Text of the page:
Prayer: Gracious God, usher me across whatever barrier stands between me and the life you need me to live. Amen.
(Seniors Better Than 50)
Bus Trip on October 23
Varner-Hogg Plantation Historical Site
Sarah Rabon–Contact Person
Scripture: Galatians 5:1-2
For freedom Christ has set us free. Stand firm, therefore, and do not submit again to a yoke of slavery. Listen! I, Paul, am telling you that if you let yourselves be circumcised, Christ will be of no benefit to you.
Thought for the Day: Paul is passionate about the notion of freedom, though this is not some permission-giving freedom to do anything. To find freedom through Christ is to be freed from a life lived apart from God. This act of grace in Jesus Christ frees us to mirror God’s own life, to joyful choose the humble way of servant love for the sake of others. When Christians toss around the language of how “Christ has set me free,” it is often used as some sort of divine permission to be freed from any personal responsibility. Christ does not want us to live in guilt, but great responsibility comes with this gift of grace that unlocks the chains of whatever it is that has previously enslaved us. The liberating gift we have received should not be tossed aside after we have enjoyed its benefits. Instead, it should be studied and embraced, embraced and enjoyed, enjoyed and offered to others.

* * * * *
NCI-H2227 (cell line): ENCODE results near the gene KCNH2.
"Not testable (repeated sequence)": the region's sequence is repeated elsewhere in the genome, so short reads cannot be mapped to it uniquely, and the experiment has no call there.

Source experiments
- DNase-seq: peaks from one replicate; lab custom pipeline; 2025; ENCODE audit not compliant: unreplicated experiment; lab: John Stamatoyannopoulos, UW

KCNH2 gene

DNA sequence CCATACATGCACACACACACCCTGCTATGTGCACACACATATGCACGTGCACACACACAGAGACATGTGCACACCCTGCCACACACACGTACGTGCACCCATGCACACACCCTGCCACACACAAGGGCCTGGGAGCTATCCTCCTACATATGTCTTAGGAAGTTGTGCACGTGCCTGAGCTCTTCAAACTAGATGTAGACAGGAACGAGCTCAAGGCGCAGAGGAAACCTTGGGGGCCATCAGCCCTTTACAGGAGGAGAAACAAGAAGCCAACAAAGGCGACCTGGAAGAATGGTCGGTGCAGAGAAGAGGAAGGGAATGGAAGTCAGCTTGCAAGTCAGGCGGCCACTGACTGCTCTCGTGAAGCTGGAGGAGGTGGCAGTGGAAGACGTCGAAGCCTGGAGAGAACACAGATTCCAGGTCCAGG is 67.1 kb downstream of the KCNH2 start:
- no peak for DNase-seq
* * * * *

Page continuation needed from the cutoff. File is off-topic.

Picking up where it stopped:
Prayer: May the freedom I enjoy by your grace, O Lord, be freedom that others can enjoy because of the life I choose to live through that gift of freedom. Amen.